“We knew this was going to happen,” said Linda Hembree, recalling when the tooth-supported bridge that had been used to replace six of her front teeth needed to be replaced – again. “The teeth underneath wouldn’t hold it anymore and it was a choice of dentures or dental implants. I just felt at that time, at my age, I didn’t want to have to take anything out of my mouth. I felt implants were the best way to go.”
Linda said that her last tooth-supported bridge prior to implants looked nice and worked well but she had been told that it wouldn’t be a permanent solution or last as long as teeth restored with dental implants.
“I had one of the nicest bridges possible. But you can’t beat the implants,” said Linda, who has been putting her implant-supported bridge to the test since February 2010.
When she chose dental implants, Linda also knew first-hand the level of maintenance tooth-supported bridges require when the teeth around them fracture.
Her first tooth-supported bridge was placed in 1982 and had to be replaced less than six years later. Four years after that, two teeth supporting the bridge fractured so the bridge was removed and root canal therapy was performed to save those teeth. The bridge was put back into place. The repair lasted for about 10½ years until she suffered two more tooth fractures below the gum line in 2003. At that time, she underwent additional root canals so her second tooth-supported bridge could be restored again.
Six years and two more fractures later, in the summer of 2009, then 56-year-old Linda was ready to discuss the long-term solution of dental-implant restored teeth with her dentist, AAID-credentialed implant dentist, Edward Kusek, D.D.S., FAAID, ABOI/ID.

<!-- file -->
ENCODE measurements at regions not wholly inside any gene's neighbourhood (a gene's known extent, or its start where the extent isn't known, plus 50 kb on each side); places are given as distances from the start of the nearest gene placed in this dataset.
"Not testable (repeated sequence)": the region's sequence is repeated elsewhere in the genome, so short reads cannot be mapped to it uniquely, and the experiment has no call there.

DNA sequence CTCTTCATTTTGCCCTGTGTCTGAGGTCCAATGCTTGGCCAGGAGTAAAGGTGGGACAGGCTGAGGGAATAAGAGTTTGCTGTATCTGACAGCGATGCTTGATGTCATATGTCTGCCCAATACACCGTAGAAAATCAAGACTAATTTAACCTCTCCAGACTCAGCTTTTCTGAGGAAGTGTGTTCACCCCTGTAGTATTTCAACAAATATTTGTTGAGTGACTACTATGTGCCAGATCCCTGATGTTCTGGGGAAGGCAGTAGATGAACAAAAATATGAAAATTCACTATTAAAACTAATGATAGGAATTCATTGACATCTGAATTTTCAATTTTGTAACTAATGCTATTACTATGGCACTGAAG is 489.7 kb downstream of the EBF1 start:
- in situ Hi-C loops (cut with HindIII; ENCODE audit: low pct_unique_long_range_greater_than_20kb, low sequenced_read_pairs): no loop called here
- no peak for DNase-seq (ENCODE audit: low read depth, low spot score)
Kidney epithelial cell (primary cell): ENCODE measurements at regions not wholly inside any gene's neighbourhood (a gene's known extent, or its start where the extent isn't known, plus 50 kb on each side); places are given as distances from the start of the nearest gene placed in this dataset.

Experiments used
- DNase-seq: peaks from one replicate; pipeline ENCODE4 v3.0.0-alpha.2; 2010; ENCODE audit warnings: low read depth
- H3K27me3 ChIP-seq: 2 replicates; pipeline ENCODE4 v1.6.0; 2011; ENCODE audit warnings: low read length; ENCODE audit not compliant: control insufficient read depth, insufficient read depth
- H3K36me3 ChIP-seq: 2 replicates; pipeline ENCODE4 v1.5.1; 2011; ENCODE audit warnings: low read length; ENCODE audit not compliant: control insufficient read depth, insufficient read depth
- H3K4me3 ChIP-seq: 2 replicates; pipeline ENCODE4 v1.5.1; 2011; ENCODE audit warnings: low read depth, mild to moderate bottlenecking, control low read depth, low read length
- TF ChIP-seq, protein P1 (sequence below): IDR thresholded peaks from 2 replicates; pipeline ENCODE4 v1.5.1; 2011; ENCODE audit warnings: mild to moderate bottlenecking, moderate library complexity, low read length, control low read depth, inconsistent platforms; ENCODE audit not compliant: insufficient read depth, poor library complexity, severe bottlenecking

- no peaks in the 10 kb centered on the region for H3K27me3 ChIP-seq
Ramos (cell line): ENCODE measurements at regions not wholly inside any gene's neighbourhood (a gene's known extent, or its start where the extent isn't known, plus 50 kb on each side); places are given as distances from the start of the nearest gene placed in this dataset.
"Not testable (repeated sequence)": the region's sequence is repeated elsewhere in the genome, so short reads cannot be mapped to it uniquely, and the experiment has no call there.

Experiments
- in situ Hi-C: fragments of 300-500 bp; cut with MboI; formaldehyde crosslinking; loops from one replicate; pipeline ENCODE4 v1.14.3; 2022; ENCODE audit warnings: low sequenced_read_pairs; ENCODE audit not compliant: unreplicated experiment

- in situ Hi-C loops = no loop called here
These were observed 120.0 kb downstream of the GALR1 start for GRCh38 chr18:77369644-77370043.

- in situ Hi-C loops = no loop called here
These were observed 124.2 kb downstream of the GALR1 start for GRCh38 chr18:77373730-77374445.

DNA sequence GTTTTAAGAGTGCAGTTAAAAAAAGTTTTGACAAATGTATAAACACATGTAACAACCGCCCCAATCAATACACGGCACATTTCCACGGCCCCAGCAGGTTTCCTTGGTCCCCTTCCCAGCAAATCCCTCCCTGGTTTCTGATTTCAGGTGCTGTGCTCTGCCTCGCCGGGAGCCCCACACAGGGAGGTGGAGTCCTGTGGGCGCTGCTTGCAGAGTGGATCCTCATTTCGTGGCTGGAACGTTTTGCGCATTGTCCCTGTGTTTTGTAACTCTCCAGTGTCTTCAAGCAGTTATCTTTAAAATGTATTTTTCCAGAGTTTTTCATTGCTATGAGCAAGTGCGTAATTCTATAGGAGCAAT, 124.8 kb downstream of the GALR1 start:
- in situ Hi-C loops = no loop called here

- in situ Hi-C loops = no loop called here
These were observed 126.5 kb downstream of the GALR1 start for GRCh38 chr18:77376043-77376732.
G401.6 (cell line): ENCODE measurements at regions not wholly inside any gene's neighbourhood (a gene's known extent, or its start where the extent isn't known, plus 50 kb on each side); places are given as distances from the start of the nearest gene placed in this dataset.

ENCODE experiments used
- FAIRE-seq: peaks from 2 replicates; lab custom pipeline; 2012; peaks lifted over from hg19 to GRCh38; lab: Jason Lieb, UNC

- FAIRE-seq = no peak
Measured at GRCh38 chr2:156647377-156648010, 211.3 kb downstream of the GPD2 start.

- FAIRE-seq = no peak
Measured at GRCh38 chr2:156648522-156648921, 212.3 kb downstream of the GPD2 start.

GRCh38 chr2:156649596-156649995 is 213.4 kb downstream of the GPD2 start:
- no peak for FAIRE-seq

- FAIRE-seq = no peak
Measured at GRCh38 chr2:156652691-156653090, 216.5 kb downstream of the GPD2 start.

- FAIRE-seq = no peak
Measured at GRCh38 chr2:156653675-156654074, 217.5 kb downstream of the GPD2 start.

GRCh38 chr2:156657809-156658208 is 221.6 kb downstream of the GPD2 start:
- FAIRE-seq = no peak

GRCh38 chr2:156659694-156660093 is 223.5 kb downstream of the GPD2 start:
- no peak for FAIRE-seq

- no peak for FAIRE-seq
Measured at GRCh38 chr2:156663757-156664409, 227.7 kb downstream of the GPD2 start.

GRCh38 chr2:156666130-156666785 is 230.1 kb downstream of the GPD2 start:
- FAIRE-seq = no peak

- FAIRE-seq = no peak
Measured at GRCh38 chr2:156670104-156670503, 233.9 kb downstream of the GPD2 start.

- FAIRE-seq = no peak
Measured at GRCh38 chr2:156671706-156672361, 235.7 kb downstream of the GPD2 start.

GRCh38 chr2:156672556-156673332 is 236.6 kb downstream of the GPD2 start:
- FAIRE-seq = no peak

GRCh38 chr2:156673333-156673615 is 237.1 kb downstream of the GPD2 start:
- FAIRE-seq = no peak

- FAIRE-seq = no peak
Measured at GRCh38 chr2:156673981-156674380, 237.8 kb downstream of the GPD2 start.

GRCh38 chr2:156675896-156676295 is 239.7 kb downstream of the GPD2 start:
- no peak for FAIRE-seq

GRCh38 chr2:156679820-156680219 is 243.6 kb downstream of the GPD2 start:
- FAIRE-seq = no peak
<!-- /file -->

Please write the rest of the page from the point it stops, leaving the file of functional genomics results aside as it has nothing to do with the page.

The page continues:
Linda had one big fear: that she might be without teeth during the multi-step process to restore her teeth. “I worried that I would have bad-looking temporary teeth and an unattractive smile while my custom teeth were being made.”
Her fear proved unfounded. “It’s not like you have to walk around with ugly teeth,” Linda explained, noting that Dr. Kusek, who practices in Sioux Falls, S.D., “did all the preparation, pulled the teeth underneath the bridge, and made the temporary teeth right in the office,” placing them the same day as the dental implants that also would provide the foundation for her long-term teeth.
Her colleagues were convinced that the temporary teeth were the long-term teeth. “No one would believe that they were temporaries,” Linda said. “They were so white and so perfect that some of the people I was working with thought that I already had my long-term teeth. I stress to people the fear of walking around with a temporary in your mouth shouldn’t be there.”
Although Linda didn’t fear the steps involved to place the dental implants and restore her teeth, she offers reassuring words for those who do. Within a day or so after placement of four dental implants to support her new teeth, “I went right back to work,” she said. “I didn’t have any downtime at all.”
Same, she said, of the bone graft she received to supplement thinning bone in one area and of the osseointegration process, which is when the dental implants fuse naturally with the jawbone to form a strong and sturdy foundation for the long-term teeth. “I was given pain medication to use if I wanted it but think I only used ibuprofen if I needed anything.”
How do her dental-implant restored teeth compare to the previous tooth-supported bridges? “The dental implants look tremendous,” she said. “The implants are more solid. Durability is better. You’re a little more secure – you’re not worried you’re going to break your bridge or afraid to go out to eat,” she said.
Ongoing care of Linda’s dental-implant restored teeth also is very routine. Switching her regular floss to “super floss” to clean between her new teeth has been the only change, she noted.
Linda’s advice to others? “Get a good, trustworthy dentist. You’re pretty much putting your appearance in the hands of this person.”
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